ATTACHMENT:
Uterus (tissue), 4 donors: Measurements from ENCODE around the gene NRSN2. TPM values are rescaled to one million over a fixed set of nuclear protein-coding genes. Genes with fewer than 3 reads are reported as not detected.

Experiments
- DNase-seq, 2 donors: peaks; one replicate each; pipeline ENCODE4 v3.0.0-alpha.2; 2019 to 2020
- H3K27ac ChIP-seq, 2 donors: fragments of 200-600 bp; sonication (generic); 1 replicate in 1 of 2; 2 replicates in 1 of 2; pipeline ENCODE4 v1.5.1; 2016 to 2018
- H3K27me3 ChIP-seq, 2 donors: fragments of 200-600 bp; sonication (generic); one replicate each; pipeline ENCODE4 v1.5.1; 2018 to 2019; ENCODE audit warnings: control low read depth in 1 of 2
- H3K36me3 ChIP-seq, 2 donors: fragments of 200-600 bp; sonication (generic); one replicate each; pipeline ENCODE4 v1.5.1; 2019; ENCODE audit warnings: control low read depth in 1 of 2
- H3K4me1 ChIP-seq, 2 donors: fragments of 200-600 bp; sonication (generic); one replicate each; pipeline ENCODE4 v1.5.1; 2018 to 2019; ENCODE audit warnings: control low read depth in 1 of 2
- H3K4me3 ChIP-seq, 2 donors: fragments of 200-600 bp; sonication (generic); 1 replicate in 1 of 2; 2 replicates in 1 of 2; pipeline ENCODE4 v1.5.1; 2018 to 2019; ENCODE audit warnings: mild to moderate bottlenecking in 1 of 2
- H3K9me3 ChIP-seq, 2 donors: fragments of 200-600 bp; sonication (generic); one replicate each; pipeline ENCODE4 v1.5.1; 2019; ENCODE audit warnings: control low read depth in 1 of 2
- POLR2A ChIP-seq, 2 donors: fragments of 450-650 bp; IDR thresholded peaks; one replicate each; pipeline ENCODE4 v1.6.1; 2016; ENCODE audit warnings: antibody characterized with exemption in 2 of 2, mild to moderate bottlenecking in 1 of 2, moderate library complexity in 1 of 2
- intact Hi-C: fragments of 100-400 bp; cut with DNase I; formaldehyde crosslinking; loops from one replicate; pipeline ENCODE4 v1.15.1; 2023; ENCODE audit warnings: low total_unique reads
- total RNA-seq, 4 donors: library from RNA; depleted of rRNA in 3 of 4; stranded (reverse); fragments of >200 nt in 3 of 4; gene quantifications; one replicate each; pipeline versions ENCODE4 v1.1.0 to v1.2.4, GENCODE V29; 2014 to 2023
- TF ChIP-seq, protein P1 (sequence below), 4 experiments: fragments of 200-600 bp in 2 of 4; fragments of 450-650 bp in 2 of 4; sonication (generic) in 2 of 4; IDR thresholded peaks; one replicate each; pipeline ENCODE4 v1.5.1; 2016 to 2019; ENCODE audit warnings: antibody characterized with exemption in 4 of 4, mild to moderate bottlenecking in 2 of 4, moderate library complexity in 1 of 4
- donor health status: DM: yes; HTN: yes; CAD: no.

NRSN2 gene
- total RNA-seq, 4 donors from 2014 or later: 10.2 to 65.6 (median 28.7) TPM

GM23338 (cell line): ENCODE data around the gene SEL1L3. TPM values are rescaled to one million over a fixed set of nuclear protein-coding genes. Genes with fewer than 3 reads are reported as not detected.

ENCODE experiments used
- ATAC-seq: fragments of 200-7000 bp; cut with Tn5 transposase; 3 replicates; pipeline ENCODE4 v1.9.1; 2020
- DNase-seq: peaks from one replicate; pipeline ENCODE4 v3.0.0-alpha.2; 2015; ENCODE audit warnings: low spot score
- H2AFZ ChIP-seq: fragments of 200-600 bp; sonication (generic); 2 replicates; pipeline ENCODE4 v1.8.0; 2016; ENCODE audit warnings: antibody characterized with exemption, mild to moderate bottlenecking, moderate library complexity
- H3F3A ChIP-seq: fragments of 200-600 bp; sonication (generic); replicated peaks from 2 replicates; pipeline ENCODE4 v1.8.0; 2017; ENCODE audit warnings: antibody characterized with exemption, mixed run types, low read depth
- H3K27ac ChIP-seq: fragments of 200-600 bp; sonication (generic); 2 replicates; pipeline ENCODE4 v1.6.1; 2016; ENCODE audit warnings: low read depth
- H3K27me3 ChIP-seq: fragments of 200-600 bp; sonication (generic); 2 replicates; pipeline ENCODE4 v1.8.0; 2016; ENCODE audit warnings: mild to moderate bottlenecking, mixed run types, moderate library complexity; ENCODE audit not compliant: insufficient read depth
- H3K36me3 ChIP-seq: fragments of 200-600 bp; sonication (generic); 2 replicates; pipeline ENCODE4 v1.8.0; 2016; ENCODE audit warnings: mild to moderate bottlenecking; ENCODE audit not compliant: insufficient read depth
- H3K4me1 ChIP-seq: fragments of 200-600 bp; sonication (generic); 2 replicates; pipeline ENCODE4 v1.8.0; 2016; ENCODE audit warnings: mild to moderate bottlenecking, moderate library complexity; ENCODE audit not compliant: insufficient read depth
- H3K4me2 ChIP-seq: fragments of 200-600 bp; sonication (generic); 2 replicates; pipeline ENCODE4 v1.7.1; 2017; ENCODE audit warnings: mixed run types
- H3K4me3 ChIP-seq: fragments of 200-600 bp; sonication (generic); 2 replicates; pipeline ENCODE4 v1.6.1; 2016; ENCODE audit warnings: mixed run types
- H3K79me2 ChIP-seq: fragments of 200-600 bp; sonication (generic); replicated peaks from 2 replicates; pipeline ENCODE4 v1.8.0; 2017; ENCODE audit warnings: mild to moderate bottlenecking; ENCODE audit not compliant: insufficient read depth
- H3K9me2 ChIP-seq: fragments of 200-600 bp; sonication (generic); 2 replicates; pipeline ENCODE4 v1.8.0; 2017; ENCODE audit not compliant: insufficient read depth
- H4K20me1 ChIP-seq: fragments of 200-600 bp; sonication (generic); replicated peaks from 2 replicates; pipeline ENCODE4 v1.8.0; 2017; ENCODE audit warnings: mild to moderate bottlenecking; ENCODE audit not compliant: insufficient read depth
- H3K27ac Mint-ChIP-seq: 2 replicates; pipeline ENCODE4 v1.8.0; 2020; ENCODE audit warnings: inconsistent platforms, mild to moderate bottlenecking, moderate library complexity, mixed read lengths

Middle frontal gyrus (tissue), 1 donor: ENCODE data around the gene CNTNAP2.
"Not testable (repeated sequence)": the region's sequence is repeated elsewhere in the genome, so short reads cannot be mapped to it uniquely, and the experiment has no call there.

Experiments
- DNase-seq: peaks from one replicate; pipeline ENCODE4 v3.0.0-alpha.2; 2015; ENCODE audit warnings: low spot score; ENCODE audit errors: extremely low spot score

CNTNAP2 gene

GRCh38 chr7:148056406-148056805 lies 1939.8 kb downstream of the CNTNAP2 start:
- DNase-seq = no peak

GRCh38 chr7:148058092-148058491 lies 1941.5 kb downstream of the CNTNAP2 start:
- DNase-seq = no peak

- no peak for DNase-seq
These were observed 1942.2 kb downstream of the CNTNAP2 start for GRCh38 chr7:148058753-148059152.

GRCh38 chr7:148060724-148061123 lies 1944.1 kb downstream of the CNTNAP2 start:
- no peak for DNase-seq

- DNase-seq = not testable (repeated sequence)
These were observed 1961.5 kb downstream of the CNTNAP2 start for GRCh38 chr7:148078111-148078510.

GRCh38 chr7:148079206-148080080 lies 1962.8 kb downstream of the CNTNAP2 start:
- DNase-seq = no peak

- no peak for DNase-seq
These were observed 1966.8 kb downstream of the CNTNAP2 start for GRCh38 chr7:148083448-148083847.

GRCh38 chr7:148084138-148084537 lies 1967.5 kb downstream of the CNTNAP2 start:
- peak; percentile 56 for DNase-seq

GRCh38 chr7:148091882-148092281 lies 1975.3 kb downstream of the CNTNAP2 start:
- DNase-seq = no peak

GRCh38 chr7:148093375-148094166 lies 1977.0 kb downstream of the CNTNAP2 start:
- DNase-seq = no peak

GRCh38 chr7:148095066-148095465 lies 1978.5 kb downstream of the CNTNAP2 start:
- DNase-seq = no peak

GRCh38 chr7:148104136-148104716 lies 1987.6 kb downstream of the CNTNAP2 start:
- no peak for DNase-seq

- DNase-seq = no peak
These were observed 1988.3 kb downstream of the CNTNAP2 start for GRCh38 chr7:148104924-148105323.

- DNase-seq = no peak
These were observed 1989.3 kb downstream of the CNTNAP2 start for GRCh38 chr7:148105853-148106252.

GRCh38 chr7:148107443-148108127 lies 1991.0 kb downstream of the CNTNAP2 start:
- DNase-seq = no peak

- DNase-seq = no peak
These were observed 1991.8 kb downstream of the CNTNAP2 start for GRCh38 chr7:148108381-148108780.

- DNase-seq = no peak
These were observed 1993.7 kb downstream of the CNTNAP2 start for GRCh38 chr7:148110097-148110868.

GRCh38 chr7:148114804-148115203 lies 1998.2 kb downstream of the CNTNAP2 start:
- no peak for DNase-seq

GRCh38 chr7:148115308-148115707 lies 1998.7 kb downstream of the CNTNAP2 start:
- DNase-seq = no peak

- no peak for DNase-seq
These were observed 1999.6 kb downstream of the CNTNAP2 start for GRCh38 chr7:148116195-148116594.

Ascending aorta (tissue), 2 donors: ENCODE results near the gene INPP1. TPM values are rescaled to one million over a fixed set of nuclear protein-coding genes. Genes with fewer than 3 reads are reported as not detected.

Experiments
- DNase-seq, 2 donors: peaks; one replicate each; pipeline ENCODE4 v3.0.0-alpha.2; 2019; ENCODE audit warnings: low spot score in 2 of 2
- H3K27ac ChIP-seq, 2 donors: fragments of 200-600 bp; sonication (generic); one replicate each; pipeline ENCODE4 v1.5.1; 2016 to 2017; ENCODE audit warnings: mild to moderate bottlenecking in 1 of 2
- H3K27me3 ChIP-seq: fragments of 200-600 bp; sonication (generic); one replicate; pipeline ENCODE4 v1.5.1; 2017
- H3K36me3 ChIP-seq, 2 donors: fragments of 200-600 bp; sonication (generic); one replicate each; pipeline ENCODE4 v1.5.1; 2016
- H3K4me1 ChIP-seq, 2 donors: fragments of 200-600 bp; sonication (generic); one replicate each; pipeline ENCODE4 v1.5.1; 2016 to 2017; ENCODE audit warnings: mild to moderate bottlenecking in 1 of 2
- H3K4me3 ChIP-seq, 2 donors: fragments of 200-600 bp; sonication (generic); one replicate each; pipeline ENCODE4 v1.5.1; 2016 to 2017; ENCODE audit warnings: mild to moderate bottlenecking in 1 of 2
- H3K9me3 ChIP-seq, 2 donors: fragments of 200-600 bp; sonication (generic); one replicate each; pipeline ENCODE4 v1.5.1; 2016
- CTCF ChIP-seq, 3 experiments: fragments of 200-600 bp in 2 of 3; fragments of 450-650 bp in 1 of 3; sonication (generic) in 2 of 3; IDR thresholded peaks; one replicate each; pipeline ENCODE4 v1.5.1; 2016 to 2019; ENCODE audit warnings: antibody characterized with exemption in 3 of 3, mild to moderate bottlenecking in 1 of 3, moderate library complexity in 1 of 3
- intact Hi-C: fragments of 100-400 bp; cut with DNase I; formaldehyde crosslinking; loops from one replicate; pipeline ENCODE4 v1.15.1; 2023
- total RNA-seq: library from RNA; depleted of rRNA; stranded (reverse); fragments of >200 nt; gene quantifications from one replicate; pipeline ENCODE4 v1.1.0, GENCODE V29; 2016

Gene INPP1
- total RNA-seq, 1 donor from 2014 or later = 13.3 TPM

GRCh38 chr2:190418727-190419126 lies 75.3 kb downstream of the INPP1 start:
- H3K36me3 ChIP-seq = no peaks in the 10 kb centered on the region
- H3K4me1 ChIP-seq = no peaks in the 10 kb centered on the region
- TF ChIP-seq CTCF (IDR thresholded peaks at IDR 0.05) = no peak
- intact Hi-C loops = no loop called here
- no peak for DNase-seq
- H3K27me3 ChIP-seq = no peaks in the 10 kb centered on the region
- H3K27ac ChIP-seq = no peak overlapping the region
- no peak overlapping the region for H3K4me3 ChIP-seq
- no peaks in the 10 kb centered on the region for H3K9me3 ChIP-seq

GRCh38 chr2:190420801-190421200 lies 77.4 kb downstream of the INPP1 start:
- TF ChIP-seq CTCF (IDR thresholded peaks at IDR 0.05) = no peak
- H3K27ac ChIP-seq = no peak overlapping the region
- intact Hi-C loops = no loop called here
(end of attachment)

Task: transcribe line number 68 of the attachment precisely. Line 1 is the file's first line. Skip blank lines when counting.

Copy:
- DNase-seq = no peak